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pigs faceAge and weight impacts on affective states of fast- and slow-growing broilers housed in complex or barren conditions


Year: 2022

Leonie Jacobs
Virginia Tech, Blacksburg, Virginia, USA

Grant: £9,212


Commercially fast-growing broiler chickens can experience poor welfare conditions due to barren conditions and their rapid growth. As fast-growing broilers grow and gain weight, their health can deteriorate and behavioral repertoire limited. The use of slower-growing strains and/or providing a more complex environment, could benefit broiler welfare.

This study examined the impact of body weight and environmental complexity on broiler chicken affective states behavior in two genetic strains. We tested two genetic strains (fast-growing and slow-growing) and two housing conditions (high-complexity and low-complexity) and assessed affect and behavior at age- or weight-matched timepoints.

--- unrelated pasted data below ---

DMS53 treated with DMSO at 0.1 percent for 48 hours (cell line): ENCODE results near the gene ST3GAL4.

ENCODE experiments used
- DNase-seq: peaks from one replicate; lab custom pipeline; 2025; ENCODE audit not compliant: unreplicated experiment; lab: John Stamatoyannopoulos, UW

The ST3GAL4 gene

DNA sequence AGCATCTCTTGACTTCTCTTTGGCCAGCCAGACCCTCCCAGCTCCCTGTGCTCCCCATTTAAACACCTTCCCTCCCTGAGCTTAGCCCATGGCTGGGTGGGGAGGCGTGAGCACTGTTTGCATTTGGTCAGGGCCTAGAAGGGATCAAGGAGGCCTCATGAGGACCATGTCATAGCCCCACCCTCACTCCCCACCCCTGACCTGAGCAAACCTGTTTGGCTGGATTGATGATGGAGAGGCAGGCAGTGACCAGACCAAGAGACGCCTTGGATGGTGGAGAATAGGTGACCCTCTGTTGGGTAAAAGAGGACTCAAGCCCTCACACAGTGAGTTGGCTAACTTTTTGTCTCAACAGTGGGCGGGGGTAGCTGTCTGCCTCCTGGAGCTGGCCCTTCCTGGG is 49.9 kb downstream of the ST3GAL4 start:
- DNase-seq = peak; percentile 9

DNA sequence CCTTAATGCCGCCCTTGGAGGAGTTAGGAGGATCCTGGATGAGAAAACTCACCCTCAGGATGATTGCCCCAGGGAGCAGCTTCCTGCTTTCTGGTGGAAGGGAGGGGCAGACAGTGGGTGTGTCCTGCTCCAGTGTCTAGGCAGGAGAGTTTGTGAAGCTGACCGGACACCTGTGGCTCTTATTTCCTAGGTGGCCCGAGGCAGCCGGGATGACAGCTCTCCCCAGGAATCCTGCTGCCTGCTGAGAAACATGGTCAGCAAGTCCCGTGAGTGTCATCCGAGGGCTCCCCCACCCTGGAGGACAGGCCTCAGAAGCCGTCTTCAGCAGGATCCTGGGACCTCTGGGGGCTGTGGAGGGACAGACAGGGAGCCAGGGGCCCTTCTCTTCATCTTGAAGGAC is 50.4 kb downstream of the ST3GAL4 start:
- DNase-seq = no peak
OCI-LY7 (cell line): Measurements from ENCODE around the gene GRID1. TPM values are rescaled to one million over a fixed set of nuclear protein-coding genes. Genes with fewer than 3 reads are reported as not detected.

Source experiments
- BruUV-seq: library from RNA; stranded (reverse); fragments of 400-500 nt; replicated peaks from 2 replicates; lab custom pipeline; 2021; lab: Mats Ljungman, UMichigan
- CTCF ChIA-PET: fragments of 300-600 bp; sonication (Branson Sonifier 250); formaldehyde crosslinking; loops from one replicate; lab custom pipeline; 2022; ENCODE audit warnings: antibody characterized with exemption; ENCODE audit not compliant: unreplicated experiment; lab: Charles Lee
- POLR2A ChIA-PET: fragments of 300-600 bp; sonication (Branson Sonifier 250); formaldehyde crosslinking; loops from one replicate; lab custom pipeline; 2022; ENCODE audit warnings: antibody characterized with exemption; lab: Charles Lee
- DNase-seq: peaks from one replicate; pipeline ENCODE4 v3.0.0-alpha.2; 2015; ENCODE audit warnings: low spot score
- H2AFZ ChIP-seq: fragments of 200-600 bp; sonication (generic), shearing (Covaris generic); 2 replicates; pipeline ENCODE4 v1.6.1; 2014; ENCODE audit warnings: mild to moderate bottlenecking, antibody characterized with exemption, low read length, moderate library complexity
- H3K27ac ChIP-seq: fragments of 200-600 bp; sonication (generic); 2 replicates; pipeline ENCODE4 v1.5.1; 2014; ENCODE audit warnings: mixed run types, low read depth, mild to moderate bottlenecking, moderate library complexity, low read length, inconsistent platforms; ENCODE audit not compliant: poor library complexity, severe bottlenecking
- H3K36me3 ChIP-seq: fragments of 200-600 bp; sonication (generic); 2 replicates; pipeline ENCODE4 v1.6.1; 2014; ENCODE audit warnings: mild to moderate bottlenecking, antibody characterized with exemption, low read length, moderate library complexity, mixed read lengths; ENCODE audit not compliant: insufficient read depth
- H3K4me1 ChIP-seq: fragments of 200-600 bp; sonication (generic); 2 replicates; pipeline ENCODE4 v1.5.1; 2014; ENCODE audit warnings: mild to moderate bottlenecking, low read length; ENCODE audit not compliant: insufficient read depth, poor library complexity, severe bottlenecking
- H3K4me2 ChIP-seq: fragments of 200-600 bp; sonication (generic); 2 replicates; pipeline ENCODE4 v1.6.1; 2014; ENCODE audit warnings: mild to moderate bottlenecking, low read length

Slow-growing broilers were less anxious than fast-growing broilers. However, anxiety increased with weight gain in both strains. Chronic stress, measured by feather corticosterone, varied between strains and weights, with higher concentrations in fast-growing birds at low body weights. Environmental complexity did not impact chronic stress responses. Age negatively impacted consummatory, exploratory, play, and active behaviors similarly for both strains. Fast-growing birds showed fewer locomotive, play, and social behaviors compared to slow-growing birds. Environmental complexity only influenced locomotive behavior, with more observed in a simple environment.

In conclusion, slow-growing broilers generally showed improved affect and behavior compared to fast-growing broilers. The effects of weight gain on affective states depended on genetic strain and environmental complexity. Overall, producers may improve affect and behavior of broilers by using slow-growing strains, processing broilers at lower weights (when housed with enrichments), or increasing environmental complexity using slow- or fast-growing strains (as anxiety was reduced at 1 and 2 kg body weights).